That said, there are still reasons to hope that sanity will prevail. First, Trump has been forced to nuance some of his earlier actions. He exempted Argentina, Australia, Brazil, Canada, the European Union, Mexico, and South Korea from his steel and aluminium tariffs, minimizing the impact on those countries and also on domestic metal-using industries.

Foreign governments and domestic businesses objected to the initial across-the-board tariff, and so did the stock market, through its negative reaction. The market will exercise a moderating influence on the president if anything can.

Second, China’s response so far has been carefully calibrated, in each case almost exactly matching the breadth of US action. Doing less would have been seen as lying down in the face of US provocation. Doing more would have been seen as a dangerous escalation.
Some say that China’s leaders have no choice but to exercise restraint. Because it runs a surplus with the US, China stands to lose if bilateral trade grinds to a halt. But that’s like saying that one country stands to lose more than another in an exchange of nuclear weapons.

For those still hoping against hope, the good news is that, behind the scenes, the US and China are still talking

In fact, Chinese policymakers have broader motives. Because China has a higher export-to-GDP ratio than the US, they are more concerned with preserving the global trading system; by eschewing escalation, China avoids jeopardizing it. And by appealing to the WTO, it positions itself as a champion of free and open trade. It demonstrates constructive leadership of the multilateral system. To the extent that other countries rely on China for preserving the trading system, they are correspondingly less likely to object to China’s other strategic initiatives, in the South China Sea and elsewhere.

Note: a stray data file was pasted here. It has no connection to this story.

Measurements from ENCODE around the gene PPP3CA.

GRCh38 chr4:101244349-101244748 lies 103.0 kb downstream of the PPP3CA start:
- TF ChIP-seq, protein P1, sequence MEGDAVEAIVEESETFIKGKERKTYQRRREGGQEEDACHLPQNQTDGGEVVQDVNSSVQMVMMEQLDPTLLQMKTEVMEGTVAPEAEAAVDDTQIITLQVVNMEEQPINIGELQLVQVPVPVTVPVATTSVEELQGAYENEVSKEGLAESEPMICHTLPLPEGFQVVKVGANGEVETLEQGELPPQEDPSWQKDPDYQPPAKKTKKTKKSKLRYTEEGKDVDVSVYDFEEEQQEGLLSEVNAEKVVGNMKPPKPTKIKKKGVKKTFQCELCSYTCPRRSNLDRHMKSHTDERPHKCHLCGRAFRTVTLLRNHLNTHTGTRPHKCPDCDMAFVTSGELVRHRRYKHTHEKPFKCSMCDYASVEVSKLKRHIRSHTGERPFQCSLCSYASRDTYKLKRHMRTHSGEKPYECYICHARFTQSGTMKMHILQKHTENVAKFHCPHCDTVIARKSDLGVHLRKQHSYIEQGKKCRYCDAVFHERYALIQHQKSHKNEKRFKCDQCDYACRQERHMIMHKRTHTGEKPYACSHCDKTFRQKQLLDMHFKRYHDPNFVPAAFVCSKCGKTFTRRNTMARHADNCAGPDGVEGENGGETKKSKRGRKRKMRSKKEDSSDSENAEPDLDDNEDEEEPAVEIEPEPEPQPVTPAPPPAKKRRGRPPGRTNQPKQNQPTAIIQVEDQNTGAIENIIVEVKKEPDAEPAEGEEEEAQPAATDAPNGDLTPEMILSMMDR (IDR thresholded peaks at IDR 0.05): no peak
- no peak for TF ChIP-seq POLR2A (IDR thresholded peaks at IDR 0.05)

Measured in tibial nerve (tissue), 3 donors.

Now comes the hard part. On April 3, the Trump administration announced its intention to impose tariffs on $50 billion of Chinese exports, in response to industrial espionage, licensing, and other intellectual property concerns. Obviously, these trade actions are much larger and more dangerous than those affecting $3 billion of Chinese aluminium and steel.

The irony is that US intellectual-property concerns are valid. But neither those concerns nor Chinese retaliation will win the US any sympathy, because the administration’s latest action comes on the heels of bogus US steel and aluminium tariffs, trumped-up, as it were, on national security grounds. This sequencing and reckless use of the tariff instrument encourage observers to dismiss even valid concerns as fake news.

Is it still possible to avoid the worst? The soonest the administration’s $50 billion of proposed tariffs can come into effect is at the end of a 60-day comment period. This gives foreign governments, business, and the stock market time to push back.